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9 Surprising Psychological Facts About Love And Attraction

Facts Love Attraction

Being in love can feel amazing. It is a beautiful feeling that all of us crave and value. While Hollywood may have us believe that love is magical, psychologists have found that love is more complicated than we believe.

In this article, we are going to look at some of the most fascinating psychological facts about love and attraction.

Now let’s take a look at –

10 psychological facts about love that you probably didn’t know about:

1. Love is complicated

What you believe to be the magic of love is actually a combination of lust, attraction, and attachment, which lead to different emotions from pleasure to pain.

According to research by anthropologist Dr. Helen Fisher, the sex hormones testosterone and estrogen regulate our sex drive to motivate us to reproduce more often.

The hormones serotonin, dopamine, and adrenaline control who we get attracted to by regulating our reward behavior in the brain, making us feel exhilarated and excited.

The brain chemicals or neuropeptides – oxytocin and vasopressin – regulate bonding and attachment we share with another person.

Lust initiates the mating process, attraction helps us choose an appropriate mating partner, and attachment enables us to maintain lasting relationships with a reproductive partner for the completion of parental duties. That’s the recipe for love!

2. Love can lower appetite

Are the butterflies in your stomach making it hard to eat? It’s a psychological fact that you don’t feel hungry when in love. During the attraction stage, the happiness hormone dopamine, the love hormone Oxytocin and the stress hormone norepinephrine are released in the brain at high levels.

These chemicals suppress our appetites by making us feel euphoric and skittish. Not only does it make you feel less hungry, it can also result in weight loss and insomnia. That’s why you can’t eat or sleep when you’re in love.

3. Love is an addiction

Research has found romantic love can literally be a natural, and often positive, addiction. Basic social attachment, attraction, and love-related behaviors have been found on a spectrum of addictive motivations.

A 2016 study by Dr. Helen Fisher found that the symptoms of early stages of intense romantic love, such as – euphoria, craving, tolerance, dependence, withdrawal, and relapse – are similar to substance and behavioral addictions

Some researchers believe that romantic love is similar to drug addiction; thankfully the symptoms disappear as the love relationship progresses.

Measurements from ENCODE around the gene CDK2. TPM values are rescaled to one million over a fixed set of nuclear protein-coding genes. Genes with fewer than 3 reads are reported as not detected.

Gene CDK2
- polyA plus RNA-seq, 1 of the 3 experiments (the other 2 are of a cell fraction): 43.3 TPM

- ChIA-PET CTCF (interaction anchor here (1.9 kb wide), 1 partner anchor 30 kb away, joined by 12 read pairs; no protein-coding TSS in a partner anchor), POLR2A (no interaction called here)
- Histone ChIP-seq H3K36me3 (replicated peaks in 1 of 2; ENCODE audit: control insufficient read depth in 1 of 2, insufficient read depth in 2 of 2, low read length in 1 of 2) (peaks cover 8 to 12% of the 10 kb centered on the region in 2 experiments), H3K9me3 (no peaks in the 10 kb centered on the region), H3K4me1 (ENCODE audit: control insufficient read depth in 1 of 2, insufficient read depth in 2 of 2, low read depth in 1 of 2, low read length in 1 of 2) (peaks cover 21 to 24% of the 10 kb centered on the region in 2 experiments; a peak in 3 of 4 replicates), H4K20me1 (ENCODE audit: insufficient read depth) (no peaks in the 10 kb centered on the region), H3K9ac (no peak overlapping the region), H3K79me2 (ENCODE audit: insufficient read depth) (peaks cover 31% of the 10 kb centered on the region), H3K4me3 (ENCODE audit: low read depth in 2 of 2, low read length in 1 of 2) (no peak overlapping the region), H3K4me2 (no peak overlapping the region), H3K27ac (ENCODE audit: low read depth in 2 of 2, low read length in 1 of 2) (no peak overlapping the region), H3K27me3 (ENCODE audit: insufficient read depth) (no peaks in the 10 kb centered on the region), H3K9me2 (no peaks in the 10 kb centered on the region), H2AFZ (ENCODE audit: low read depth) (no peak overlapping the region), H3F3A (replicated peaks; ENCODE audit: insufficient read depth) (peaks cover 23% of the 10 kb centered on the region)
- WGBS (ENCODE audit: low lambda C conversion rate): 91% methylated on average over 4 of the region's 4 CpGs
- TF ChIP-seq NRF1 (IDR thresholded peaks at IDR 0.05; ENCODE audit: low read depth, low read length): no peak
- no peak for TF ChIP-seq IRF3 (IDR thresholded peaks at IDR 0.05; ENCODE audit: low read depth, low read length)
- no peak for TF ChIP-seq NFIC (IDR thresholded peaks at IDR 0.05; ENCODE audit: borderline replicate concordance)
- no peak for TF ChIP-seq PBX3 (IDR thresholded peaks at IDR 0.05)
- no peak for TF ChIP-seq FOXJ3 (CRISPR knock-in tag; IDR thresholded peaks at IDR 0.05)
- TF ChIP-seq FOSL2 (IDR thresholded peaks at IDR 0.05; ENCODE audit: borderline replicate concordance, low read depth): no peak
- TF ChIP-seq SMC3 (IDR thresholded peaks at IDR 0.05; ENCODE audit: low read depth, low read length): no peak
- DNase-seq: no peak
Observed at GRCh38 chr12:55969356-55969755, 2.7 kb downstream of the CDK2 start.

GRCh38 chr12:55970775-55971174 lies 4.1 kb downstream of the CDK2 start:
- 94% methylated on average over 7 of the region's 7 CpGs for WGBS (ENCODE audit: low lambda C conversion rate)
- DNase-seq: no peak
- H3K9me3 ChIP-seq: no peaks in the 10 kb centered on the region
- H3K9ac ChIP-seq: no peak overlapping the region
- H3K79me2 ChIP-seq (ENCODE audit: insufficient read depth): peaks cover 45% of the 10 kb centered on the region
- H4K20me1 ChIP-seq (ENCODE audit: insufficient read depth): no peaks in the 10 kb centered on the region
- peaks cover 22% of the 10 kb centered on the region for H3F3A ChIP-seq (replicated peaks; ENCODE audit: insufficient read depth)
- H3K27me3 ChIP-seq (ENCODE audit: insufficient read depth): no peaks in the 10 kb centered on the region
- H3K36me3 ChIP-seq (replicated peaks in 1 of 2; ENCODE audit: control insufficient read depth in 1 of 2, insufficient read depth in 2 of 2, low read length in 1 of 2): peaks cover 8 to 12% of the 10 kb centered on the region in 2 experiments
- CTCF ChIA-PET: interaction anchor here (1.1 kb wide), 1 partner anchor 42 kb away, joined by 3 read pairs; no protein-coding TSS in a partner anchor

Read also, What Is Love Addiction: 5 Symptoms Of Love Addiction And How To Stop It

4. Being lovesick is a real thing

Are you unable to behave normally when you miss your partner? You just may be lovesick. Being in love can increase the levels of the stress hormone cortisol which can make us feel sick by suppressing our immune function.

Studies even show that couples can influence each other’s mental and physical health and one partner’s health problems can affect the other’s. According to a 2010 study, relationships can actually “affect mental health, health behavior, physical health, and mortality risk”. 

5. Love is a pain reliever

Did you know intense feelings of passionate love can help to relieve pain? Although the explanation is a bit complex, feelings of love can increase or decrease our pain perception depending on our individual psychological construct and emotion regulation. Love is related to the functional connectivity of the brain and helps to modulate the pain, explains a 2017 study.

Studies also show that viewing pictures of a romantic partner can also help to relieve pain as the process is associated with neural activations in reward-processing centers.

6. Love is painful

Being broken-hearted is a real feeling and is medically known as the ‘broken heart’ syndrome or stress cardiomyopathy or Takotsubo cardiomyopathy (TCM). It is a short-term heart condition triggered as a response to a severe physical or emotional experience causing reversible cardiac dysfunction. When you are broken-hearted, your heart’s pumping chamber alters its structure affecting its ability to effectively circulate blood. Studies show that the condition is observed widely in young men and women along with elderly postmenopausal women.

Recent research has also found that romantic and sexual activities are also linked to anxiety, depression, externalizing behaviors, eating disorders, poorer treatment outcomes, and suicidal tendencies. 

7. Love makes us act silly

Do you find yourself doing things for your crush that you never would have done otherwise? Well, love makes us do dumb and cringy things. Studies have found that we tend to exhibit selective deficits when making decisions about love as such feelings are correlated with activation of the anterior insula in the brain.